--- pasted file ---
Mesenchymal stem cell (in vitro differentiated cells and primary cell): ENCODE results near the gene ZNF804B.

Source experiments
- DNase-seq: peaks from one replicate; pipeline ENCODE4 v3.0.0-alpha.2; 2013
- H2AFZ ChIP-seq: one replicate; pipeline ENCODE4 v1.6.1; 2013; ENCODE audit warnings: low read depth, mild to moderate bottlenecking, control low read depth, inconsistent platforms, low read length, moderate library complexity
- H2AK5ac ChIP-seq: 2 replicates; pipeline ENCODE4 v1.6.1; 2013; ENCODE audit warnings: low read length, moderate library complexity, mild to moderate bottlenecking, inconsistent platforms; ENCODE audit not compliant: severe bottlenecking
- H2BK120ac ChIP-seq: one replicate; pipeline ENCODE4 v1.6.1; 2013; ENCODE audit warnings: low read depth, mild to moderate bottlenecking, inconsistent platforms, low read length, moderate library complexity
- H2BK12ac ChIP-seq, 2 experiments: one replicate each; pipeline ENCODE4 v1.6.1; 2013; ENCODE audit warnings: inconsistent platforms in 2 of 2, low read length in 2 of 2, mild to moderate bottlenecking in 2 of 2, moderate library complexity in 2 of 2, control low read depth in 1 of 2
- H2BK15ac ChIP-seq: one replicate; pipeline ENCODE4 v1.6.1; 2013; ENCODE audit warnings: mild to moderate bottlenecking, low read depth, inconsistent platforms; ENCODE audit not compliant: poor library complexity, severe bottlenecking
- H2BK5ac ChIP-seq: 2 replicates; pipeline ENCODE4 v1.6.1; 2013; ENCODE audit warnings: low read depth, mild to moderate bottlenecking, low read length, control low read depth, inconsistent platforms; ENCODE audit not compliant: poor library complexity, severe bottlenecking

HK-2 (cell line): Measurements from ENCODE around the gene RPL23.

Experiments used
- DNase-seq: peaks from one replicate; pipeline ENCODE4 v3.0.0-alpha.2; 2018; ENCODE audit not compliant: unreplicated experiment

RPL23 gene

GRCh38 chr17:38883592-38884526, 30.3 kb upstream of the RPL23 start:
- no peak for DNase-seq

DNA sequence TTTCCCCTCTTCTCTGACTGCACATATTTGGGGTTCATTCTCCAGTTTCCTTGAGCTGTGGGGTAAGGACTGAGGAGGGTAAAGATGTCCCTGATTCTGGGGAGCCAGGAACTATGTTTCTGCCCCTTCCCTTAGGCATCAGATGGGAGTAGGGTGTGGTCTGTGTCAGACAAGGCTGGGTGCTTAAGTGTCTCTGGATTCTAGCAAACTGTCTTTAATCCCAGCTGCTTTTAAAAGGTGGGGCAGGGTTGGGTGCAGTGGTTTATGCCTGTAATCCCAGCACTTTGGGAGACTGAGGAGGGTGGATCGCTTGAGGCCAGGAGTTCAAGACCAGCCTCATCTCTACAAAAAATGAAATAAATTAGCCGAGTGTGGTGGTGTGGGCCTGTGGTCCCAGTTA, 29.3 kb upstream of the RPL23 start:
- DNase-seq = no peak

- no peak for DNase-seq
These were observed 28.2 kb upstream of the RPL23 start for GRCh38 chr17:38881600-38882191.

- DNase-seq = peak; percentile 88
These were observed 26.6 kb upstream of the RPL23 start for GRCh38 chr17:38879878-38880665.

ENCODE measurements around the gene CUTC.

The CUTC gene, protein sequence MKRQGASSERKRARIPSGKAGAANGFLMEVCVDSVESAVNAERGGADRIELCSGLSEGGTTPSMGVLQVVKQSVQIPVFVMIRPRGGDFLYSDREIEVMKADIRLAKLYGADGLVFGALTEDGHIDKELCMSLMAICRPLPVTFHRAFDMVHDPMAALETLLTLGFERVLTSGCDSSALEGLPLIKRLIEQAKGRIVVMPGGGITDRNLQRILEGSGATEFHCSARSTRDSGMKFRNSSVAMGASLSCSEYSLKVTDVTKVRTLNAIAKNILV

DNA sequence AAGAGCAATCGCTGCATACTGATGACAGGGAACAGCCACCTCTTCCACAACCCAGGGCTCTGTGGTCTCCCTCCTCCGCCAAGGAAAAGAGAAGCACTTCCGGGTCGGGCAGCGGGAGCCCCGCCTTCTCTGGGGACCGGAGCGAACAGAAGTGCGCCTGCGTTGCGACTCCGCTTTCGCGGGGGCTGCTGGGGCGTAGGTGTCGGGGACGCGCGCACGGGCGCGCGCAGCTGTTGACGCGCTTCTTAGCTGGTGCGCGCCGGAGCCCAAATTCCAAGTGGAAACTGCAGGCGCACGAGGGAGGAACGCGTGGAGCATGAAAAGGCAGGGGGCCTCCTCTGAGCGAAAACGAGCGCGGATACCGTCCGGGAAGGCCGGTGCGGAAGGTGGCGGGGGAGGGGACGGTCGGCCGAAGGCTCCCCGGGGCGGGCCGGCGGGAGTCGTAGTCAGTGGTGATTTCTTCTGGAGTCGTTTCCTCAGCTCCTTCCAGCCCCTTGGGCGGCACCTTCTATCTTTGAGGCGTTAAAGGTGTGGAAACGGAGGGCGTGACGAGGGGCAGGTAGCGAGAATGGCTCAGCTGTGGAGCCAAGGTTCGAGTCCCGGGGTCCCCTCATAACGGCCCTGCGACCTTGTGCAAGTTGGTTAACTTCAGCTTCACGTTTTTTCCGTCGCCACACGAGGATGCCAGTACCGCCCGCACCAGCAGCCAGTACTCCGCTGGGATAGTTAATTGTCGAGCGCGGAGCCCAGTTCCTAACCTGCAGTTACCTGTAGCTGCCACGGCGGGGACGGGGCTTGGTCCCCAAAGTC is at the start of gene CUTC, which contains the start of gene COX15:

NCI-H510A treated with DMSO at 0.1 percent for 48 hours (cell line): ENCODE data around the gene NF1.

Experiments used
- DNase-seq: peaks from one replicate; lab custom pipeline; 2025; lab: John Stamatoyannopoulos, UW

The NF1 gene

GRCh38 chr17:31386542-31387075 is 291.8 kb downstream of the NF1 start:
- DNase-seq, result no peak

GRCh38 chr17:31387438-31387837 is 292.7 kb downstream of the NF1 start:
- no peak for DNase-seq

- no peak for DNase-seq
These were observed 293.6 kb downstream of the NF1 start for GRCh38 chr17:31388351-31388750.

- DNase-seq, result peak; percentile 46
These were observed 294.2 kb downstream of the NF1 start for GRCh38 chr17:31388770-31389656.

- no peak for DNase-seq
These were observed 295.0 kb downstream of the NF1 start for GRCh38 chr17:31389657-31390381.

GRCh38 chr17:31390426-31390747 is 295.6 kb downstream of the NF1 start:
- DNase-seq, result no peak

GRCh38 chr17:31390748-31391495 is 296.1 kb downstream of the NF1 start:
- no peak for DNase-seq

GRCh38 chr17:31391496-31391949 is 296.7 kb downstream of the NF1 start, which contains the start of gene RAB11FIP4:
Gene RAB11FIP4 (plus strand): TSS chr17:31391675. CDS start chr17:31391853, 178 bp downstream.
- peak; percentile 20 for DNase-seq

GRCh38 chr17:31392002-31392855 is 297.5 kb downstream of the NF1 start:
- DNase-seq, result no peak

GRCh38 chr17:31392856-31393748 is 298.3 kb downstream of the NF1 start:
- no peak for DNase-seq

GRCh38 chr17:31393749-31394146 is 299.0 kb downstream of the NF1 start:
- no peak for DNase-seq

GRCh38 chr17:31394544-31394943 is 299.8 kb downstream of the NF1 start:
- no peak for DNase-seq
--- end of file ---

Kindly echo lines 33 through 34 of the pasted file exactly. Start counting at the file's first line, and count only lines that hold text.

- no peak for DNase-seq
These were observed 293.6 kb downstream of the NF1 start for GRCh38 chr17:31388351-31388750.